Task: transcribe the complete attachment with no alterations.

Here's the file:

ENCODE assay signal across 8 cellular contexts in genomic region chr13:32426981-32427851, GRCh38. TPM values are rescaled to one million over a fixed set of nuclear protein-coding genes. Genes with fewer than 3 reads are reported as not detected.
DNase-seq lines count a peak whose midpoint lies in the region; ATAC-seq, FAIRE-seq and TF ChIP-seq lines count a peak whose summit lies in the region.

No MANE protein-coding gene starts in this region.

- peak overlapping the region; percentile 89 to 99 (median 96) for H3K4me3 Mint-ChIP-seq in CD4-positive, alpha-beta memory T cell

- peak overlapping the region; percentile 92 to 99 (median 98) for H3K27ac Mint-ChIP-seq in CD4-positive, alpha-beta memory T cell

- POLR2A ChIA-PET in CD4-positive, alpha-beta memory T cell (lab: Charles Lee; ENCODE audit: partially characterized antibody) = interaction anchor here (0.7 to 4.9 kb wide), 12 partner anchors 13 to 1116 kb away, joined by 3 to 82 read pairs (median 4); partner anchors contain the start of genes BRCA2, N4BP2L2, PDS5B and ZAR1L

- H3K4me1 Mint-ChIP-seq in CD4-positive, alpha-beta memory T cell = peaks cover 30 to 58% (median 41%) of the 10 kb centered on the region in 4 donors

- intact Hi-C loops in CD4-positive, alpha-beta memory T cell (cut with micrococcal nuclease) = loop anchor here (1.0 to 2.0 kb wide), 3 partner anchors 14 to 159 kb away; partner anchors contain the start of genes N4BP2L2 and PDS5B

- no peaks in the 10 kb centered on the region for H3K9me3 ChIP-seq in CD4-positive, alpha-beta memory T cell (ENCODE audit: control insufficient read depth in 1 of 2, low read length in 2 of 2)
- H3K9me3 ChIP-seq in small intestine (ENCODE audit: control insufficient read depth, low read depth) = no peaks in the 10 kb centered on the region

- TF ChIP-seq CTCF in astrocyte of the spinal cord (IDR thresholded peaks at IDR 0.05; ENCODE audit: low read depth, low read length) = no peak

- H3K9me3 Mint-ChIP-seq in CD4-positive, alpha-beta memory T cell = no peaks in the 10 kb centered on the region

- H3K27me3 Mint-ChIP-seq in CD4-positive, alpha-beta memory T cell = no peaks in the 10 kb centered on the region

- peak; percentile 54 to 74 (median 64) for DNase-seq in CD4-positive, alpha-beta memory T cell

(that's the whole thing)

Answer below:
ENCODE assay signal across 8 cellular contexts in genomic region chr13:32426981-32427851, GRCh38. TPM values are rescaled to one million over a fixed set of nuclear protein-coding genes. Genes with fewer than 3 reads are reported as not detected.
DNase-seq lines count a peak whose midpoint lies in the region; ATAC-seq, FAIRE-seq and TF ChIP-seq lines count a peak whose summit lies in the region.

No MANE protein-coding gene starts in this region.

- peak overlapping the region; percentile 89 to 99 (median 96) for H3K4me3 Mint-ChIP-seq in CD4-positive, alpha-beta memory T cell

- peak overlapping the region; percentile 92 to 99 (median 98) for H3K27ac Mint-ChIP-seq in CD4-positive, alpha-beta memory T cell

- POLR2A ChIA-PET in CD4-positive, alpha-beta memory T cell (lab: Charles Lee; ENCODE audit: partially characterized antibody) = interaction anchor here (0.7 to 4.9 kb wide), 12 partner anchors 13 to 1116 kb away, joined by 3 to 82 read pairs (median 4); partner anchors contain the start of genes BRCA2, N4BP2L2, PDS5B and ZAR1L

- H3K4me1 Mint-ChIP-seq in CD4-positive, alpha-beta memory T cell = peaks cover 30 to 58% (median 41%) of the 10 kb centered on the region in 4 donors

- intact Hi-C loops in CD4-positive, alpha-beta memory T cell (cut with micrococcal nuclease) = loop anchor here (1.0 to 2.0 kb wide), 3 partner anchors 14 to 159 kb away; partner anchors contain the start of genes N4BP2L2 and PDS5B

- no peaks in the 10 kb centered on the region for H3K9me3 ChIP-seq in CD4-positive, alpha-beta memory T cell (ENCODE audit: control insufficient read depth in 1 of 2, low read length in 2 of 2)
- H3K9me3 ChIP-seq in small intestine (ENCODE audit: control insufficient read depth, low read depth) = no peaks in the 10 kb centered on the region

- TF ChIP-seq CTCF in astrocyte of the spinal cord (IDR thresholded peaks at IDR 0.05; ENCODE audit: low read depth, low read length) = no peak

- H3K9me3 Mint-ChIP-seq in CD4-positive, alpha-beta memory T cell = no peaks in the 10 kb centered on the region

- H3K27me3 Mint-ChIP-seq in CD4-positive, alpha-beta memory T cell = no peaks in the 10 kb centered on the region

- peak; percentile 54 to 74 (median 64) for DNase-seq in CD4-positive, alpha-beta memory T cell